1. 1. Cadmium (100 μ M) blocks neuromuscular transmission by blocking prejunctional voltage dependent calcium channels in a competitive manner. 2. 2. Prolonged exposure to cadmium leads to a block of neuromuscular transmission that is not competitive. 3. 3. Cadmium can increase the spontaneous release of acetylcholine, this release is modified by the cation composition of the bathing solution. 4. 4. Cadmium may enter the nerve terminal via the voltage dependent calcium channels (the L-type calcium channel has been implicated) and exert some of its actions intracellularly. 5. 5. All of the extracellular effects of cadmium can be reversed by cysteine.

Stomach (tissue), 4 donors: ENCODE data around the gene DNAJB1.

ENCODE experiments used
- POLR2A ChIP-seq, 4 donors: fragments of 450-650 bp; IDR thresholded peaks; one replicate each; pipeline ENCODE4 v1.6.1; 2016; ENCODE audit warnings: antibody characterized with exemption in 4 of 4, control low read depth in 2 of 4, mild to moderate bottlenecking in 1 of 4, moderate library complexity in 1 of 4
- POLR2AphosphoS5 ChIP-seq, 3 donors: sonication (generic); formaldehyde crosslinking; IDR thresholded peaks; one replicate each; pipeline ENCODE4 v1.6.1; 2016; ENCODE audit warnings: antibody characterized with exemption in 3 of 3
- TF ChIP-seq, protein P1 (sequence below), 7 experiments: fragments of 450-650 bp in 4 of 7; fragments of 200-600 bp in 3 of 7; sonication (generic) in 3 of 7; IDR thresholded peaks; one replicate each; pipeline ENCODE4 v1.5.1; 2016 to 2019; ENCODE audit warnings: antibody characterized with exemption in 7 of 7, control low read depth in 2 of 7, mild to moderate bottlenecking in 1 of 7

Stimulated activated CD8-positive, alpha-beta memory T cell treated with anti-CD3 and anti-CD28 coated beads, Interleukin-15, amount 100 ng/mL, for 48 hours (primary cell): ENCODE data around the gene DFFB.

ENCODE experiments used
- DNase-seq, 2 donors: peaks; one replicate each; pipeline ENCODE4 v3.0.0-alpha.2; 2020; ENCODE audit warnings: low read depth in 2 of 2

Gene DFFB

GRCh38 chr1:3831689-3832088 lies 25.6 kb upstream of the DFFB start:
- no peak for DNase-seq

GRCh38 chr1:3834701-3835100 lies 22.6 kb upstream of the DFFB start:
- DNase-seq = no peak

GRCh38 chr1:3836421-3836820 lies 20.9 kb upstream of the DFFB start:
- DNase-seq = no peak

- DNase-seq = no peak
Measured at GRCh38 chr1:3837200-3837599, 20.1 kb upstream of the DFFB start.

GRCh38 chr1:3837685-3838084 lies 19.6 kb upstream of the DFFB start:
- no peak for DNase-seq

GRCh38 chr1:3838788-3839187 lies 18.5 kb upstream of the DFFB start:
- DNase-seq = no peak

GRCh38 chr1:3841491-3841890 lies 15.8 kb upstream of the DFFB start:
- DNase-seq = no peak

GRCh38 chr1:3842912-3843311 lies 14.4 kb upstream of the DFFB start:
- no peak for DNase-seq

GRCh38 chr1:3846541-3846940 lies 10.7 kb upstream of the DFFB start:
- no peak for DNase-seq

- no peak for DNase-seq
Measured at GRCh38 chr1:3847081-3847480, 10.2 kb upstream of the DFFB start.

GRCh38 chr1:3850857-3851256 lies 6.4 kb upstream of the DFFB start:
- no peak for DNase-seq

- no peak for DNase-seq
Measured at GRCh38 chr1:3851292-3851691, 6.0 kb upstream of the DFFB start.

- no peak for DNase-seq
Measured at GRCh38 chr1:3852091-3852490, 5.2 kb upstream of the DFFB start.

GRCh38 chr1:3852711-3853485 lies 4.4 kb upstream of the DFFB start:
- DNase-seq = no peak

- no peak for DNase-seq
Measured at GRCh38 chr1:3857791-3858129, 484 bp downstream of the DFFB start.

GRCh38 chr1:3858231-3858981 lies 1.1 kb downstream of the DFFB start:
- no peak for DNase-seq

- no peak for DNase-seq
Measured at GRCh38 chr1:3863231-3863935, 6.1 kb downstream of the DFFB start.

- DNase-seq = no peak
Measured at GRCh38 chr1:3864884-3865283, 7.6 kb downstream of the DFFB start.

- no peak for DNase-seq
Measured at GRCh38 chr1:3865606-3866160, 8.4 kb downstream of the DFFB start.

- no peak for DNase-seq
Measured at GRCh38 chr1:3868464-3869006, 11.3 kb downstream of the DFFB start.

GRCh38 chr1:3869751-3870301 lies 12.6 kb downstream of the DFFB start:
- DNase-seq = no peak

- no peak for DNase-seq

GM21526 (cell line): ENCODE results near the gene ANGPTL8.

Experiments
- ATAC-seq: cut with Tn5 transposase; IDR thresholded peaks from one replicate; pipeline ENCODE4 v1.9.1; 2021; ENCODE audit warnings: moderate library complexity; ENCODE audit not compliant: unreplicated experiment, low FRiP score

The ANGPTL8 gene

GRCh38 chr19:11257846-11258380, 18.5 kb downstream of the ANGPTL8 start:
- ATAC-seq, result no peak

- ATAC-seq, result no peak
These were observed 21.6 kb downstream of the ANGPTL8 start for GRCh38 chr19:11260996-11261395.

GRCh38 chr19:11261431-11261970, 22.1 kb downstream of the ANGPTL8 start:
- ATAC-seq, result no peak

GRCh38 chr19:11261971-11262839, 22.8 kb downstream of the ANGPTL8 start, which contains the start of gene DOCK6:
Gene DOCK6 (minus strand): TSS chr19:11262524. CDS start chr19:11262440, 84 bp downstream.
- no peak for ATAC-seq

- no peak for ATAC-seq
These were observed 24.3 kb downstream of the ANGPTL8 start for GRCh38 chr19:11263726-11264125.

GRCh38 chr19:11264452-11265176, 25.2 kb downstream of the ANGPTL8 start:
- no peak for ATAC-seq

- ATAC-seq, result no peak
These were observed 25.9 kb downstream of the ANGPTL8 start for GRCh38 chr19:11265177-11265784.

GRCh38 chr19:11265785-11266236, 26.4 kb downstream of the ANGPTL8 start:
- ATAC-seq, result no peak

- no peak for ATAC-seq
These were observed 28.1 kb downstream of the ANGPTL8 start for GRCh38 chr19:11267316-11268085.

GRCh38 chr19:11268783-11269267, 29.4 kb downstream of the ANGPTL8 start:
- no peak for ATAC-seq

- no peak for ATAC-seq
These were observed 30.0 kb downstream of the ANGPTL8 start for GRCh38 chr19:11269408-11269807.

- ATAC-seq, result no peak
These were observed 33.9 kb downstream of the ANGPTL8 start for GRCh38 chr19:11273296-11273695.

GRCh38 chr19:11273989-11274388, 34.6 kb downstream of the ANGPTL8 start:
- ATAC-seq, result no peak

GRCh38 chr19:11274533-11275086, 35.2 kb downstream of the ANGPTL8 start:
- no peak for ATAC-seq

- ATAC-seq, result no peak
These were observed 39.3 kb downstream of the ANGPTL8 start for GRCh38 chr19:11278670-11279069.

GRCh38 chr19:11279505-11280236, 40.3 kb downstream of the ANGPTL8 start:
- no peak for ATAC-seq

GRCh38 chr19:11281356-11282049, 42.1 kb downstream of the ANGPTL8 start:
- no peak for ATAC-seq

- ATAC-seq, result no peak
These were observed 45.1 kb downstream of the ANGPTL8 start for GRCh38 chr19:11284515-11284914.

- neuromuscular transmission
- calcium channels
Braga, M. F. M., & Rowan, E. G. (1994). The pharmacological effects of cadmium on skeletal neuromuscular-transmission. General pharmacology, 25(8), 1729-1739. https://doi.org/10.1016/0306-3623(94)90379-4